Posted on 18. January 2012 03:46 by qmiskini

 

The New Year has brought with it a number of new negotiation points to work through for Realty Teams representing Buyers making offers on REO (foreclosed) properties.  The most myopic negotiation point to date came up the other day in a multiple offer and highest and best negotiation situation one of our Team’s Buyer Specialists is negotiating.

The property is a foreclosure in a pleasant sub division in Kennesaw, GA.  The Investor (the actual owner of the property’s note that is serviced by a Lender) invested the money to clean up and update the property.  It is a great move-in condition home and perfect for the young first-time buyer hoping to close the deal on their first new home.  A realistic Comparative Market Analysis was completed prior to presenting an offer to the REO listing agent for presentation to the asset manager directing the sale of the property on behalf of the Investor.  The asset manager had smartly instructed the REO Agent to list the property at around 10% below fair market value.  So, here is a great property at a very good price.  Not an unfair tactic on the part of the asset manager, but one our Buyer Specialist was aware of when the offer was written.  A multiple offer situation and a highest and best competition were expected, and the Buyers were told that the property would likely sell for around 10% above initial list price.  Within days there were multiple offers.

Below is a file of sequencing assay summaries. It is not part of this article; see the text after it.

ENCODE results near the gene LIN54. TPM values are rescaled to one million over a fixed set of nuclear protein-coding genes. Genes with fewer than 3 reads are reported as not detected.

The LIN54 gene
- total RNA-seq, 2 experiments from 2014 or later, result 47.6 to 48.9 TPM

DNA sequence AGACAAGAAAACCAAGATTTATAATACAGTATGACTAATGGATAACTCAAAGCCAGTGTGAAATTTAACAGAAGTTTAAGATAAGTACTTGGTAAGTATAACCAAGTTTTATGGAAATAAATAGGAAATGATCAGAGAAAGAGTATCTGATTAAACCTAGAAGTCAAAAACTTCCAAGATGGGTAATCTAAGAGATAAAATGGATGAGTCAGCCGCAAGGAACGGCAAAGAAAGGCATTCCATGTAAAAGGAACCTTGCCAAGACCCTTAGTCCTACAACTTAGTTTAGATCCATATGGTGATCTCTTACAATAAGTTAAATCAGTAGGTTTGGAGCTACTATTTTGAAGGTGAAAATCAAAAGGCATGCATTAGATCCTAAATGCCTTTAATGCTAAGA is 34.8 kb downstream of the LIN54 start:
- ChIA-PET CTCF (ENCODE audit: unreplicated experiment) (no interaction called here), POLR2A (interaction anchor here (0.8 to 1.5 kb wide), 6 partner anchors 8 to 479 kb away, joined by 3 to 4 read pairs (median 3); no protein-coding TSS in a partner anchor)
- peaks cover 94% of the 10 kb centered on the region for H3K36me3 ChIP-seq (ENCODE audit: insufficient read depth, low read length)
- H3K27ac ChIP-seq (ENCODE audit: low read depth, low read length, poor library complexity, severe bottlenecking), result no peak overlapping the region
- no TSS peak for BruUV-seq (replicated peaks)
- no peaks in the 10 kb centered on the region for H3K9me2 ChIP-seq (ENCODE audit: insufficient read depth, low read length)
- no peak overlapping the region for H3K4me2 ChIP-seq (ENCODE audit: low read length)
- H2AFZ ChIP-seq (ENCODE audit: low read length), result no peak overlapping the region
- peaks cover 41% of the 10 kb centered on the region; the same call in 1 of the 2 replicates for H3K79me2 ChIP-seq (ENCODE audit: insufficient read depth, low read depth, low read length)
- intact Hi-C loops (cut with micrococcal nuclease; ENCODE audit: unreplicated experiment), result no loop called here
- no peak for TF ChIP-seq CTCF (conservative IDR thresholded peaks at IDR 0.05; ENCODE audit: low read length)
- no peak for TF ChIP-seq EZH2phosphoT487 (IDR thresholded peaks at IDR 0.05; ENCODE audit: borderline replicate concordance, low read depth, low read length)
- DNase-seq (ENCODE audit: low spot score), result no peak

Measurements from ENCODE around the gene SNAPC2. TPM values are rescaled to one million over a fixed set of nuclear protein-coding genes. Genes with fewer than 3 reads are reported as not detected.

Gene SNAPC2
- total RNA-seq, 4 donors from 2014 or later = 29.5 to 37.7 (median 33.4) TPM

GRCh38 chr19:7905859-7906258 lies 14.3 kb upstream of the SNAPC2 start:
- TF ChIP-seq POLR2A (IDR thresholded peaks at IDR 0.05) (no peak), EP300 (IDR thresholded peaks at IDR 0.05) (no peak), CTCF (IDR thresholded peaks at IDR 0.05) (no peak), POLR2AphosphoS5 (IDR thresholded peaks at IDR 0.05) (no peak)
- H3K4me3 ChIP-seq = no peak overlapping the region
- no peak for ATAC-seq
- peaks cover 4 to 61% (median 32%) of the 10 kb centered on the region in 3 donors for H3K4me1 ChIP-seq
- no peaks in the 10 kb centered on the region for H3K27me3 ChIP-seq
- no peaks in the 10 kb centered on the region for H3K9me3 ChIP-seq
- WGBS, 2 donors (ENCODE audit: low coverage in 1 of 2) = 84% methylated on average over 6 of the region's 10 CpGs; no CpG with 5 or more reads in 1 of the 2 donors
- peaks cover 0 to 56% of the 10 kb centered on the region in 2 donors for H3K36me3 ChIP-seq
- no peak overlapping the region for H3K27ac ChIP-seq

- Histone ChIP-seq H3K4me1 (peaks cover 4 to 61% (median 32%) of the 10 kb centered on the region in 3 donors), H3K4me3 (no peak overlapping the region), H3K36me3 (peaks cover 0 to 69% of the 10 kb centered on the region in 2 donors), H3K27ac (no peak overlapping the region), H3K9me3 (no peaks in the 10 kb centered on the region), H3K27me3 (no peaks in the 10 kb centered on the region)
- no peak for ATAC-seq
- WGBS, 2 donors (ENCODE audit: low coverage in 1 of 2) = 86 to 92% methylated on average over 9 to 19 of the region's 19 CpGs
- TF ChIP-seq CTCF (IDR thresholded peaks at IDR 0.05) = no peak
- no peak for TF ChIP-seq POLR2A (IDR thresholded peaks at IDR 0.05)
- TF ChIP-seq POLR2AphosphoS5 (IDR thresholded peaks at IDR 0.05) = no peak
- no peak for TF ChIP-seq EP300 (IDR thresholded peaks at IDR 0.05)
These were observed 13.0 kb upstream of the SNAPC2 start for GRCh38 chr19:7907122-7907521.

As with all offers our Buyer Specialists present, an Appraisal Contingency exhibit was included.  This is an important protection for the Buyer.  It states that an appraisal will be completed within a specific number of days following binding agreement, and that if the property appraises for less than the initially agreed selling price, the Buyer has the right to ask the Seller to lower the sale price to the appraisal price.  Without this exhibit, the Buyer must pay the previously agreed selling price, even if their lender will only finance a loan for the lower appraisal price.  The Buyer would have to come up with the difference in order to complete the sale.  The use of the Appraisal Contingency Exhibit is a commonly used, fair and necessary protection for the Buyer.

In this offer, however, the Investor steadfastly refused to accept the Appraisal Contingency stating: “The seller rejected your client's last counter.  Seller will not take an appraisal contingency.  Seller indicated he will not agree to appraisal/sale price adjustment. 

Seller staying firm in his belief if the property is on a multiple offer situation, the buyer is willing to pay the difference.